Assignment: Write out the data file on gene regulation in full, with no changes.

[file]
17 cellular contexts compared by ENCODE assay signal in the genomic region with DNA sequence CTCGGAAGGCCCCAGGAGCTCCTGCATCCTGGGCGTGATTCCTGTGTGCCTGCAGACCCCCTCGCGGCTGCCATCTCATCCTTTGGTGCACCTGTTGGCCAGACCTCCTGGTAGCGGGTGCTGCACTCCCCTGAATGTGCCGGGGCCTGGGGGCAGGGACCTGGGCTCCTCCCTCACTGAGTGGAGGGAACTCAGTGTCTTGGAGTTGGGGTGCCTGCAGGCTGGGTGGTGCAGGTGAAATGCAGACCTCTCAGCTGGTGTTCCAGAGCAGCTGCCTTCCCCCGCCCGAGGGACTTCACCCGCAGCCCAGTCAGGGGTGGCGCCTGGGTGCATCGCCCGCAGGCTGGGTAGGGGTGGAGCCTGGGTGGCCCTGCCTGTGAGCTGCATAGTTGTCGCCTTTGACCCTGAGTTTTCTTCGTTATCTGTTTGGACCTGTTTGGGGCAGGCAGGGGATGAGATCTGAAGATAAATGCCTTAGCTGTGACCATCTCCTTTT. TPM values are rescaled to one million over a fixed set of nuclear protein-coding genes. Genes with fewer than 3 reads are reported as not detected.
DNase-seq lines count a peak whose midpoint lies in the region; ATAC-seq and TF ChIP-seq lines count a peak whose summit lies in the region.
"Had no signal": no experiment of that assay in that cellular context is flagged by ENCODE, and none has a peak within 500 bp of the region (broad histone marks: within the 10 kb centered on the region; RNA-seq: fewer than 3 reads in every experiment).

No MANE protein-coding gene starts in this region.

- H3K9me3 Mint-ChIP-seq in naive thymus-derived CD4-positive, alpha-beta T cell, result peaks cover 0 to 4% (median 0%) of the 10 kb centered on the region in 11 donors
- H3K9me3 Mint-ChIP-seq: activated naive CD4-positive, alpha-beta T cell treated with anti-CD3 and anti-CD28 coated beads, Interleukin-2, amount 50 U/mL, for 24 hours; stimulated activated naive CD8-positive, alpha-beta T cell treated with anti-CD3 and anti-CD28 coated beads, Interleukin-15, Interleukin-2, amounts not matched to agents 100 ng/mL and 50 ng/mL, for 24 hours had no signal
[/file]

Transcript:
17 cellular contexts compared by ENCODE assay signal in the genomic region with DNA sequence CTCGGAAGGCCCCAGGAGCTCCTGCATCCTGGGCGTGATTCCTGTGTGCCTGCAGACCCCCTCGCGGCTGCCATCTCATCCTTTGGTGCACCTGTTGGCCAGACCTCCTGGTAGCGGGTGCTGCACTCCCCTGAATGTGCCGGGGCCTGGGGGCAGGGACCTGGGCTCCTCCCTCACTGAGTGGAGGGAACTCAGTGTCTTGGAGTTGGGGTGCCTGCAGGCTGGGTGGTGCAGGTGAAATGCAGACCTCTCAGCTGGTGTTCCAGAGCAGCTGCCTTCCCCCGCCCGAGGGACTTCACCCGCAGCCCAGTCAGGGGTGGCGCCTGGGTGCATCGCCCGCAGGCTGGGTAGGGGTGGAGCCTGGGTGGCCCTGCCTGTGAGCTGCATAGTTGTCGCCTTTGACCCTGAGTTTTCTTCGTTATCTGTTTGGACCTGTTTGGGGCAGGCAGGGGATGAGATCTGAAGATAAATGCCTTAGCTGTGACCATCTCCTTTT. TPM values are rescaled to one million over a fixed set of nuclear protein-coding genes. Genes with fewer than 3 reads are reported as not detected.
DNase-seq lines count a peak whose midpoint lies in the region; ATAC-seq and TF ChIP-seq lines count a peak whose summit lies in the region.
"Had no signal": no experiment of that assay in that cellular context is flagged by ENCODE, and none has a peak within 500 bp of the region (broad histone marks: within the 10 kb centered on the region; RNA-seq: fewer than 3 reads in every experiment).

No MANE protein-coding gene starts in this region.

- H3K9me3 Mint-ChIP-seq in naive thymus-derived CD4-positive, alpha-beta T cell, result peaks cover 0 to 4% (median 0%) of the 10 kb centered on the region in 11 donors
- H3K9me3 Mint-ChIP-seq: activated naive CD4-positive, alpha-beta T cell treated with anti-CD3 and anti-CD28 coated beads, Interleukin-2, amount 50 U/mL, for 24 hours; stimulated activated naive CD8-positive, alpha-beta T cell treated with anti-CD3 and anti-CD28 coated beads, Interleukin-15, Interleukin-2, amounts not matched to agents 100 ng/mL and 50 ng/mL, for 24 hours had no signal